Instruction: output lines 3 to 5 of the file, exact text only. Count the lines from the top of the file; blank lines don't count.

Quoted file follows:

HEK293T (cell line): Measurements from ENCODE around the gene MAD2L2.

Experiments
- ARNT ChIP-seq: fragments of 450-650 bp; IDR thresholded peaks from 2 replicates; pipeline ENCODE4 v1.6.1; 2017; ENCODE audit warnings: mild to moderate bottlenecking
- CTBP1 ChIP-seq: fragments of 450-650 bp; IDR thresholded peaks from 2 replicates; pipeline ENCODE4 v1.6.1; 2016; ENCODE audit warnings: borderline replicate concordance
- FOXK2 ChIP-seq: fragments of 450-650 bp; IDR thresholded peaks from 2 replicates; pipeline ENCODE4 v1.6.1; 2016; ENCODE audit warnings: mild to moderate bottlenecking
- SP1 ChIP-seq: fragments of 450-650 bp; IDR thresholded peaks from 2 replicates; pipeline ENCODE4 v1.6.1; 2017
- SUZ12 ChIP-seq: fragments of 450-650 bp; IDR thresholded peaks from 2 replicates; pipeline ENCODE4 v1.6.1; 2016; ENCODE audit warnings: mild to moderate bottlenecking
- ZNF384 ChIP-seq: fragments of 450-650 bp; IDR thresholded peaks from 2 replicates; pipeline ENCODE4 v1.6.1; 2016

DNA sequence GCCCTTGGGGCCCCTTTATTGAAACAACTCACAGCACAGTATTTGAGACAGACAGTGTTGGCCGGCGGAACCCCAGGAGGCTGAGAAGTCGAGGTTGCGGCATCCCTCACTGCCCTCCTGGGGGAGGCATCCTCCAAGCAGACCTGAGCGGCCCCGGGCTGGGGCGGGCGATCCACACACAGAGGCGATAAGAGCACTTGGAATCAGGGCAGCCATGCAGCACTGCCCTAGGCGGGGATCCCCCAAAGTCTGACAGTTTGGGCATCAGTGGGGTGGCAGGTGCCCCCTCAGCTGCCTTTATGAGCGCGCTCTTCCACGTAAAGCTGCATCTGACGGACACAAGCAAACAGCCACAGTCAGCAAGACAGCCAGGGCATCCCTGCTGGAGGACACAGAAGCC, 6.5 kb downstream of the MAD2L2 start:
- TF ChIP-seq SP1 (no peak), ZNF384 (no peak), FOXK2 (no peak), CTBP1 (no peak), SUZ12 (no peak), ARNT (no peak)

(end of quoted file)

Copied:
- ARNT ChIP-seq: fragments of 450-650 bp; IDR thresholded peaks from 2 replicates; pipeline ENCODE4 v1.6.1; 2017; ENCODE audit warnings: mild to moderate bottlenecking
- CTBP1 ChIP-seq: fragments of 450-650 bp; IDR thresholded peaks from 2 replicates; pipeline ENCODE4 v1.6.1; 2016; ENCODE audit warnings: borderline replicate concordance
- FOXK2 ChIP-seq: fragments of 450-650 bp; IDR thresholded peaks from 2 replicates; pipeline ENCODE4 v1.6.1; 2016; ENCODE audit warnings: mild to moderate bottlenecking